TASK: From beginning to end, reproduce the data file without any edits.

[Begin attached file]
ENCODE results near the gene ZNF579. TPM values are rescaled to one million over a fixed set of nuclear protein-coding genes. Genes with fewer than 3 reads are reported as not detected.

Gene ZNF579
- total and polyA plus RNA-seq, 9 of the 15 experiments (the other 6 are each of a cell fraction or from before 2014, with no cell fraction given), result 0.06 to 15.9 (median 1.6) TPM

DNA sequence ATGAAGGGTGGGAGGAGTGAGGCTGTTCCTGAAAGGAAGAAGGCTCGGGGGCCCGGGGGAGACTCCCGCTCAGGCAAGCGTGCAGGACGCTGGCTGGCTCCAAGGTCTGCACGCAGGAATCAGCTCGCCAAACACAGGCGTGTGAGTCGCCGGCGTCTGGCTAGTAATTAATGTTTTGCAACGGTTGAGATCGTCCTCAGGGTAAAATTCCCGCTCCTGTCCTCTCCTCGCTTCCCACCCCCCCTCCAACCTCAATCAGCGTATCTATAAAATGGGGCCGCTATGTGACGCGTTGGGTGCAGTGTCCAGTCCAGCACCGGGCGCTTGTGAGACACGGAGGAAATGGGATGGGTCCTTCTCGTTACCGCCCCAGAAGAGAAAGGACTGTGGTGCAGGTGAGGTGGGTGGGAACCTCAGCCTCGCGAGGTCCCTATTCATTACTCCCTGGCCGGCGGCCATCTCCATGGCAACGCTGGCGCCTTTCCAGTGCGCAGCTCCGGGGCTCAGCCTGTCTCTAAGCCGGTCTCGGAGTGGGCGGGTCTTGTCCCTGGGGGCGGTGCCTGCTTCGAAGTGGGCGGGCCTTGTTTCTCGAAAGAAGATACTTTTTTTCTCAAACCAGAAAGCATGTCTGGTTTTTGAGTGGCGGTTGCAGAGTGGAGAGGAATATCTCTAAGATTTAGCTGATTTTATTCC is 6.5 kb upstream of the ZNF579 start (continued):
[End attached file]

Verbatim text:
ENCODE results near the gene ZNF579. TPM values are rescaled to one million over a fixed set of nuclear protein-coding genes. Genes with fewer than 3 reads are reported as not detected.

Gene ZNF579
- total and polyA plus RNA-seq, 9 of the 15 experiments (the other 6 are each of a cell fraction or from before 2014, with no cell fraction given), result 0.06 to 15.9 (median 1.6) TPM

DNA sequence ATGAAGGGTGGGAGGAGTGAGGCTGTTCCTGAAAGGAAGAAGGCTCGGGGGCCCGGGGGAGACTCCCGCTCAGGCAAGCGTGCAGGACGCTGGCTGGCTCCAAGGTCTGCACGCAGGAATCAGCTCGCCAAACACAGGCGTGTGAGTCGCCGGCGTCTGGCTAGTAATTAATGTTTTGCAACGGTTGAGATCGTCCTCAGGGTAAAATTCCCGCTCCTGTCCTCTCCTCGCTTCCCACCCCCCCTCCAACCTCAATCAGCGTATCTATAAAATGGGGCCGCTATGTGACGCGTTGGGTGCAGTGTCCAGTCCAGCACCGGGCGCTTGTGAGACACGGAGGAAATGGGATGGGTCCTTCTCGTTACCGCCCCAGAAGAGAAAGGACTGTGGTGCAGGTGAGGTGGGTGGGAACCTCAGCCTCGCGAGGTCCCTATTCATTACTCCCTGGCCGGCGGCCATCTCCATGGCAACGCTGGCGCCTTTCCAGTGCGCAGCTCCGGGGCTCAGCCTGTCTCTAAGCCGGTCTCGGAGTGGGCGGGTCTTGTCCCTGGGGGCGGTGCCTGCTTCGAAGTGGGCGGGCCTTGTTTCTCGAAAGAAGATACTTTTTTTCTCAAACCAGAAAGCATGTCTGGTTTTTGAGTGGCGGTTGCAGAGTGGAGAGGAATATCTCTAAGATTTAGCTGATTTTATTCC is 6.5 kb upstream of the ZNF579 start (continued):